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Film about Pilate


Landscape after Battle: After the premiere
Andrzej Wajda Film-maker
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A przyjęcie trafiło właśnie na wielka niechęć, bo grupa nacjonalistyczna już czekała na następny mój film i po Popiołach doczekała się znowu filmu, który... do którego mogła się z łatwością przyczepić. No bo pokazała... bo pokazała całą tą, że tak powiem, paradoksalność tej powojennej sytuacji, gdzie ludzie nie mają jednoznacznego wyboru, że gdzie mają wracać? No, do Polski. No ale to nie jest ta Polska, do której oni by chcieli wrócić. I ta smutna i gorzka prawda została w tym filmie powiedziana. No i znowu podniósł się wielki raban. Że jak to jest? Jak można robić takie filmy? Że to jest film, który pokazuje nieprawdę, że to Polacy jakby od samego początku wiedzieli, że nasza sprawa słuszna jest po stronie sowieckiej. No ale mimo ataków tego filmu, film przeszedł przez ekrany, nie był specjalnie pokazywany, jeżeli dobrze pamiętam, na jakiś festiwalach, ale mnie na tym nie zależało. Zależało mi najbardziej na tym, że film w ogóle powstał. Powstał w takich właśnie podłych, marnych czasach naszej kinematografii, kiedy niełatwo było coś zrobić w Polsce takiego, co by było filmem dotykającym naszych bolesnych spraw.

The film was received with great dislike because the nationalists were already waiting for my next film, and after Ashes they had this one to which they could easily take exception. It showed the paradoxical situation in which people found themselves after the war, where people didn't have a straightforward choice of where to return. To Poland. But it wasn't the Poland to which they would have wanted to return, and this sad and bitter truth is expressed in this film. So again, there was a big outcry about what this was all about, how could anyone make such a film showing this falsehood, that Poles knew from the beginning that their proper place was on the side of the Soviets. Nevertheless, despite these attacks the film was shown in cinemas although as I recall it wasn't shown at many festivals, not that I wanted this. I cared more about the film having been made at all. It was made during the wretched, poor period of our cinematography when it wasn't easy to make something in Poland that touched on our painful issues.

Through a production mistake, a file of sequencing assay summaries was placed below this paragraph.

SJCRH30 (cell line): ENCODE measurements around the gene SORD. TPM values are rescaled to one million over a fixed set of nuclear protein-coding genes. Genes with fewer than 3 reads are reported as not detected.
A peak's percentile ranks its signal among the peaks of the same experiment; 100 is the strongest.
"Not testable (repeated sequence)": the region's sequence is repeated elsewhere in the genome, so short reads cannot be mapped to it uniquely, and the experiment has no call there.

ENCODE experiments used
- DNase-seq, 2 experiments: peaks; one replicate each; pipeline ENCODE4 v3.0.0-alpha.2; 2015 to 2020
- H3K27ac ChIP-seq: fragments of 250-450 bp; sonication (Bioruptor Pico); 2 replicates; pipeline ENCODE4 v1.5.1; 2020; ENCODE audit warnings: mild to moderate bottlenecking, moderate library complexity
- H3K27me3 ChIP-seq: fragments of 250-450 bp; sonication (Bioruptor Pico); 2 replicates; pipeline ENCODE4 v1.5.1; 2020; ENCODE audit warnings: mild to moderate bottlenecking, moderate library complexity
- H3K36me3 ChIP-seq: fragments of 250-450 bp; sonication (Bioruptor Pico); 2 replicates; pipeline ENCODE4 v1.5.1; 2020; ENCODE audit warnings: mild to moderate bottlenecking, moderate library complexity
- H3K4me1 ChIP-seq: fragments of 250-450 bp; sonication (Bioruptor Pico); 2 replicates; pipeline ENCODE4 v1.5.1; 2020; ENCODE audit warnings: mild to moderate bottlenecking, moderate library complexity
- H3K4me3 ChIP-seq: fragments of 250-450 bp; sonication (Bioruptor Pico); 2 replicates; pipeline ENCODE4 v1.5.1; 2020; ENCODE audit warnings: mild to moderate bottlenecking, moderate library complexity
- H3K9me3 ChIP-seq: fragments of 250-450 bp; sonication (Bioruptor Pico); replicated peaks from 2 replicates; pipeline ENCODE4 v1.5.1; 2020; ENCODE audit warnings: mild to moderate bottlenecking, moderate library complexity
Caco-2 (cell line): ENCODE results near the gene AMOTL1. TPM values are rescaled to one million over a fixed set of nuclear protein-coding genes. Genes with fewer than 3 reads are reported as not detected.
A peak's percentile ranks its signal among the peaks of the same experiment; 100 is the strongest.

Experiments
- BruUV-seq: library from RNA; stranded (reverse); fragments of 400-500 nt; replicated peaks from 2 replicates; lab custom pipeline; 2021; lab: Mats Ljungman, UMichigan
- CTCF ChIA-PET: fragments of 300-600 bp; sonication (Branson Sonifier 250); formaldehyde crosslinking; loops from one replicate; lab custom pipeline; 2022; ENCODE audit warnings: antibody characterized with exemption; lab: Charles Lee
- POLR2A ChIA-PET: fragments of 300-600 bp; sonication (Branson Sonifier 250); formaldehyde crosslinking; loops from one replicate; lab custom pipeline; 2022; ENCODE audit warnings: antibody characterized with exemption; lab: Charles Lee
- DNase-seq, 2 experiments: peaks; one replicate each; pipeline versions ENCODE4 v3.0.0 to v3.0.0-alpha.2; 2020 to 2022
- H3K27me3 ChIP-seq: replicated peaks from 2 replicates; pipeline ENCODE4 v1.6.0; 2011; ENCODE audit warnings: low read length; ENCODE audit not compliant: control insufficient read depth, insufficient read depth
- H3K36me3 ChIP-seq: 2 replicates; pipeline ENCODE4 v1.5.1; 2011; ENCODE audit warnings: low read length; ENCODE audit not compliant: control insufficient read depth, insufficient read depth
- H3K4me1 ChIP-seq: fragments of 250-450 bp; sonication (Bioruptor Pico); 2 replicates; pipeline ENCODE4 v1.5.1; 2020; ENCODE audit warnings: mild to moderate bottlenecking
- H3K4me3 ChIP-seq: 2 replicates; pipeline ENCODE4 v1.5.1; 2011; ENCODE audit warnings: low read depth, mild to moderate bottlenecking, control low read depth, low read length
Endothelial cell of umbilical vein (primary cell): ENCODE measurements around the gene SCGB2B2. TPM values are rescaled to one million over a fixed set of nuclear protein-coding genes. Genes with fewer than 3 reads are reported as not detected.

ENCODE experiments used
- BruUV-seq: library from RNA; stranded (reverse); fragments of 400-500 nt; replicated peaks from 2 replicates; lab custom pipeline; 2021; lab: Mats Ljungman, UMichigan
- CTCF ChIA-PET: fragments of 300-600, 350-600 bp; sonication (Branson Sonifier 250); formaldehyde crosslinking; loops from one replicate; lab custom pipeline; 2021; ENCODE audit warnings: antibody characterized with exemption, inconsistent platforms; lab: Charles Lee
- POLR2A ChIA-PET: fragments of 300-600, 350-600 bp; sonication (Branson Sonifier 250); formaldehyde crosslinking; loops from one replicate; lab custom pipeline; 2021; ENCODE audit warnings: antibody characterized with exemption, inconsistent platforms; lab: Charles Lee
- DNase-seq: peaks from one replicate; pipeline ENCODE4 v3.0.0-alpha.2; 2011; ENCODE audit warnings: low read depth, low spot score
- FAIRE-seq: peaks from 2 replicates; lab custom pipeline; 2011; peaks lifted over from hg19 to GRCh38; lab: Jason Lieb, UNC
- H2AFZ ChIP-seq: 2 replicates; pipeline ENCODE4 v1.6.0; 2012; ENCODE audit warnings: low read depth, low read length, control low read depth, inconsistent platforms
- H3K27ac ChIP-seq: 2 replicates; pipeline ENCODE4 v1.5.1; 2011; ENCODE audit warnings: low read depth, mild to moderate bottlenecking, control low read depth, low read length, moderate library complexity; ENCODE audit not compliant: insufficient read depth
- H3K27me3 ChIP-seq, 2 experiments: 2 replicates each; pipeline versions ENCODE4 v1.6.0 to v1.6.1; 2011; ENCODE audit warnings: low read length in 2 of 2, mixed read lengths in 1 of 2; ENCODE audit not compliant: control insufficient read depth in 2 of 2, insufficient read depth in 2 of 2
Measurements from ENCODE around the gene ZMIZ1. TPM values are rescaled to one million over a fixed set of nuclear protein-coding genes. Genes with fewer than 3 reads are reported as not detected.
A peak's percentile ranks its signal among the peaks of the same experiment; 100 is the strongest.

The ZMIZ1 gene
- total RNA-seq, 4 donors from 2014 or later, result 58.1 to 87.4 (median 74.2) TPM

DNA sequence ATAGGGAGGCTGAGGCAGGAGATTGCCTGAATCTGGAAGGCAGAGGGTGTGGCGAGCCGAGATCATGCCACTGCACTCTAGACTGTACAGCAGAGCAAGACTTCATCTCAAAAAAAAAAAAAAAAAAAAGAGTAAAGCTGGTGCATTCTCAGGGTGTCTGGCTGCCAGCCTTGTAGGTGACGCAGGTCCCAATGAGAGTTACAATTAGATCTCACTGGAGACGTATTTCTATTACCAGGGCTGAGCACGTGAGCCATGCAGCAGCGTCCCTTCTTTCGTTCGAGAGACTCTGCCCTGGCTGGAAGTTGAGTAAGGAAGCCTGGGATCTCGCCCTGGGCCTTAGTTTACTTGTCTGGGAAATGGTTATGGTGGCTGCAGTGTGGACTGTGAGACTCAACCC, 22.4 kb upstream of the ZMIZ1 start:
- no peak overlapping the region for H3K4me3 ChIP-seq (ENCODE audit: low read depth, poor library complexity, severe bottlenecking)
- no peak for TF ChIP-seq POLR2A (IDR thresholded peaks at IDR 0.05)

Polish film director Andrzej Wajda (1926-2016) was a towering presence in Polish cinema for six decades. His films, showing the horror of the German occupation of Poland, won awards at Cannes and established his reputation as both story-teller and commentator on Poland's turbulent history. As well as his impressive career in TV and film, he also served on the national Senate from 1989-91.

Listeners: Jacek Petrycki

Cinematographer Jacek Petrycki was born in Poznań, Poland in 1948. He has worked extensively in Poland and throughout the world. His credits include, for Agniezka Holland, Provincial Actors (1979), Europe, Europe (1990), Shot in the Heart (2001) and Julie Walking Home (2002), for Krysztof Kieslowski numerous short films including Camera Buff (1980) and No End (1985). Other credits include Journey to the Sun (1998), directed by Jesim Ustaoglu, which won the Golden Camera 300 award at the International Film Camera Festival, Shooters (2000) and The Valley (1999), both directed by Dan Reed, Unforgiving (1993) and Betrayed (1995) by Clive Gordon both of which won the BAFTA for best factual photography. Jacek Petrycki is also a teacher and a filmmaker.

Tags: Ashes, Poland, Landscape after Battle

Duration: 1 minute, 30 seconds

Date story recorded: August 2003

Date story went live: 24 January 2008